Thanks BartPeeter, Enjoy a Lingot! (Hmmm, I'm not an emoji-kind of guy, but is there an emoji for, "Enjoy a Lingot!") Cheers
I am from Limburg and my parents have always spoken Limburgish at home, I don't speak it myself. I understand it perfectly fine but I think it would be interesting if Duolingo offered the opportunity to learn it. Maybe I could finally learn it, and even read it, which is always a challenge :)
Hey Emskie-Wings! That's exactly one of the many advantages I see in having a Limburgish course on Duolingo. Aside of many people in other countries who might want to get a taste of the language, there's also a clear practical use. Whether you're from another part of the country or abroad and moved here, or whether you've been raised in Limburg (but only in Dutch), I guess there are many people who want to learn Limburgish. Hopefully we'll get the chance someday to realise such a course. Ich wins dich 'ne sjoeëne middig! ;)
I think it should get a standarized version first before a course can be made, they speak a different variant of it in almost every town.. I'm willing to learn it when it becomes available, though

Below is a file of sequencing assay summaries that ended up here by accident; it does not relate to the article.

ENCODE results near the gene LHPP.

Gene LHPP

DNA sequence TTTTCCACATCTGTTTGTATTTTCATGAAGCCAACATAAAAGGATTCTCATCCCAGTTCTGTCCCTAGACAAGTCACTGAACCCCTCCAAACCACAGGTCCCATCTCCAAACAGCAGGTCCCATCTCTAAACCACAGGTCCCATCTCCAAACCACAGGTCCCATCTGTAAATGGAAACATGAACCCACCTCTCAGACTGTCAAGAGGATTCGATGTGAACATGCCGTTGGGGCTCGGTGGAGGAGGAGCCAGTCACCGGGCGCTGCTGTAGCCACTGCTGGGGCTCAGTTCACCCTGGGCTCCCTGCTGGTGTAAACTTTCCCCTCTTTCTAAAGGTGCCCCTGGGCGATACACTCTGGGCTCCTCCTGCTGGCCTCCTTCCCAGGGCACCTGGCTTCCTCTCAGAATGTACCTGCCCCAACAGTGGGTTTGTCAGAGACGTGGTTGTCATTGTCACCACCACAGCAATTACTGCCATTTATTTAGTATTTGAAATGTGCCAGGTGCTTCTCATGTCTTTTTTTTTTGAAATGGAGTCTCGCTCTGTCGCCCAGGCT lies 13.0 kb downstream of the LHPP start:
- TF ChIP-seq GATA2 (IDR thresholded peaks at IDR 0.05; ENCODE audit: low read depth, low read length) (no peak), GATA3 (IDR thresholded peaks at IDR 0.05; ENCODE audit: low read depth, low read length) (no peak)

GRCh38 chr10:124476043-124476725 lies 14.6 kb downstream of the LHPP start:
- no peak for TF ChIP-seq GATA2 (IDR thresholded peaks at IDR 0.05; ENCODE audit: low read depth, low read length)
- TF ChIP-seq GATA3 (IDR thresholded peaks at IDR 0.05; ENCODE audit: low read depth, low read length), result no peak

Hello Roos033, thanks for your comment! Yes, the standardisation issue is a bit difficult (as mentioned up here as well). But then from another perspective, having a course based on the Veldeke spelling guidelines might be very useful: if a language is only used orally in formal contexts, there might be no need for a standardised written language (for instance, I can't think of any serious Limburgish courses or learning materials). Comparing this to Frisian: Frisian is taught in schools and therefore there are many written Frisian materials (in a standardised version, even though the Frisians have many different dialects just like in Limburg). Having/creating serious learning materials in Limburgish might be (part of) the impetus to make people conscient that it might be useful to have a standardised Limburgish... In brief, it might also be "the course which helps the language", not just "the language which helps having a course". Just some random thoughts :)